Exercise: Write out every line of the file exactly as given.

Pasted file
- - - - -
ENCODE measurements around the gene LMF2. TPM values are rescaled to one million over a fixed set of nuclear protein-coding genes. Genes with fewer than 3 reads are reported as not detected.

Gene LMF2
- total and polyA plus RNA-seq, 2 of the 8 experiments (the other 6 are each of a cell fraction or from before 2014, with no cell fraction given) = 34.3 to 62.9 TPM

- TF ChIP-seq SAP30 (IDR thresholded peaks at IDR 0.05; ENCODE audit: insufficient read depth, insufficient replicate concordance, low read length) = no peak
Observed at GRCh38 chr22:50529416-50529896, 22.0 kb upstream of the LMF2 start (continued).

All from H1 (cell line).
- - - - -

ENCODE measurements around the gene LMF2. TPM values are rescaled to one million over a fixed set of nuclear protein-coding genes. Genes with fewer than 3 reads are reported as not detected.

Gene LMF2
- total and polyA plus RNA-seq, 2 of the 8 experiments (the other 6 are each of a cell fraction or from before 2014, with no cell fraction given) = 34.3 to 62.9 TPM

- TF ChIP-seq SAP30 (IDR thresholded peaks at IDR 0.05; ENCODE audit: insufficient read depth, insufficient replicate concordance, low read length) = no peak
Observed at GRCh38 chr22:50529416-50529896, 22.0 kb upstream of the LMF2 start (continued).

All from H1 (cell line).